Terrorists just a bunch of 'very dangerous d---heads'
TERRORISTS are not sophisticated. They're actually d***heads. Very dangerous d***heads.
That's according to Liberal Democrats Senator for NSW David Leyonhjelm on the ABC's Q & A panel on Monday night.
His comments came after Social Services Minister Christian Porter described recent terror attacks in Paris and London as being orchestrated by "highly organised networks of individuals".
"Both in terms of the way in which individuals are radicalised, but also the way in which offences are perpetrated," Mr Porter said.
"These terrible criminal deeds are perpetrated by highly organised, sophisticated groups.
"They manage to get weapons, whether they're trucks or semiautomatic weapons, as was the case if France.
"Our intelligence agencies are dealing with a high level of sophistication, both in the radicalisation almost of the offences, but also in the way they play out on the ground."
But Mr Leyonhjelm begged to differ.
"I disagree with the suggestion the people are sophisticated. They are not. They are actually d***heads, most-of-them," he said.
Host Tony Jones shushed the cheering crowd to suggest the senator's remarks downplayed the danger posed by terrorists.
"They are dangerous d***heads, but let me explain," Mr Leyonhjelm responded.
"Most get caught before they do anything damaging."
The Australian Government has effectively thwarted 12 terror attacks since the threat level was raised in 2014. Sixty-three people have been arrested in connection with that, Mr Porter said.
Those figures don't include an incident today where possible terror links were made to a siege in which police gunned down one man and found another dead in Melbourne's southeast.
Mr Porter described the current environment as "difficult".
"The environment in terms of the threat is evolving all the time," he said.
"Of course, every responsible government has to also evolve in terms of trying to keep up with that threat.
"So, we constantly look at a range of issues, legislative, in terms of administrative and procedural issues around how you respond on the ground.
"You have to respond cautiously particularly when you are talking about fundamental freedoms."
Social Services Minister Christian Porter described recent terror attacks as being orchestrated by "highly organised networks of individuals".
Britain's terror threat level remains at "severe" after terrorists killed seven people and injured 48 in London on Sunday (AEST). Four Australians were caught up in the horror with at least one in a critical condition after three knife-wielding men rammed a van into pedestrians on London Bridge and stabbed others nearby. British Prime Minister Theresa May said police have identified all the London Bridge attackers and that 11 people remain in custody for possible connections to the attack. She is now demanding new terrorism legislation including pre-emptive detention laws to hold suspected terrorists without definitive evidence.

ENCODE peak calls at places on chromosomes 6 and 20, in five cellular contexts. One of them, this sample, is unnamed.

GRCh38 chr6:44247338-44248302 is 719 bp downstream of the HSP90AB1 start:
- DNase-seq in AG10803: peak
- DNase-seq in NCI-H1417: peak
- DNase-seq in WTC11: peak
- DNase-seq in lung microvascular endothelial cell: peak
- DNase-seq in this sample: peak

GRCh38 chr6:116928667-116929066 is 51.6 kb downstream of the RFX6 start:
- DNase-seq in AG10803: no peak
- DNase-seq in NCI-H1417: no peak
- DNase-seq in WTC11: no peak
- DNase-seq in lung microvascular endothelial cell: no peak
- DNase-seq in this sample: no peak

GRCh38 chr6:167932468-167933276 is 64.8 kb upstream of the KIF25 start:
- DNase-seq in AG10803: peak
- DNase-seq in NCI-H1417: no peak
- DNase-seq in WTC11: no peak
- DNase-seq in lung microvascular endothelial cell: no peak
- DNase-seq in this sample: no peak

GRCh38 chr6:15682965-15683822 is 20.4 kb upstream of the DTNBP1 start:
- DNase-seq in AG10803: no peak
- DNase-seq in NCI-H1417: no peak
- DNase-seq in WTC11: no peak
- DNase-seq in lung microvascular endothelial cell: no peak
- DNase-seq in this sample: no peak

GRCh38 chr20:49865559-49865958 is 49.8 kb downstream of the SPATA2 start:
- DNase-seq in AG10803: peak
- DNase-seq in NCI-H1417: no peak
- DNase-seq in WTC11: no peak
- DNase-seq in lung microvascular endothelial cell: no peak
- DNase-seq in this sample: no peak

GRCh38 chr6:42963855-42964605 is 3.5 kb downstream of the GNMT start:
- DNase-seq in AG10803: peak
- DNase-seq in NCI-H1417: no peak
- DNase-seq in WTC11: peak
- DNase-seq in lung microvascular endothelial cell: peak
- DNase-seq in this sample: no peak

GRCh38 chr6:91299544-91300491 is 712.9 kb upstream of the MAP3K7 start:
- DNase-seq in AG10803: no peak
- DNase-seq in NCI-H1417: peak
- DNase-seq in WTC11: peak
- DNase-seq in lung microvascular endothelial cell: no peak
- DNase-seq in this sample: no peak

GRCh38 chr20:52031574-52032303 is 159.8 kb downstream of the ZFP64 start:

The Q & A panel discussed whether or not similar laws would be beneficial in Australia.
Opposition infrastructure minister Anthony Albanese said Labor wouldn't make policies "on the run".
"One of the reasons why we have been successful, is because we've acted on the basis of proper advice from the appropriate authorities from the security agencies," Mr Albanese said.
"We have been through a process - legislation has been examined with the great deal of rigour.
"The Government has been prepared to change its legislation on the basis of making sure that we achieve two objectives.
"The first objective and the primary objective of Government, not a particular Government, but Government as a whole is to keep Australians safe.
"But the second objective as well is to remember that you don't win the struggle against totalitarian fascism, of whatever variety, be it Islamic terrorism or any other, by completely giving up your freedoms.
"So, you need to get the balance right."
Mr Albanese said there was an "ideological movement driven by the Salafists and funded by some states, including some that we have positive relationships with".
"We need to call that out for what it is. It is dangerous. It is propagating hatred of us and our society," he said.
"And as a result of that, you have people who - maybe there was something wrong with them to begin with - but certainly there are people who are motivated to engage in this activity which undermines us.
"That's the negative side. But on the positive side, I think the response of civil society has been quite inspiring in recent times.
"Whether it be the concert that was held in Manchester today of 50,000 people, just saying: 'No - we will go out and continue to enjoy our ourselves, celebrate freedom'.
"Thank goodness the (UK) election is happening this Thursday."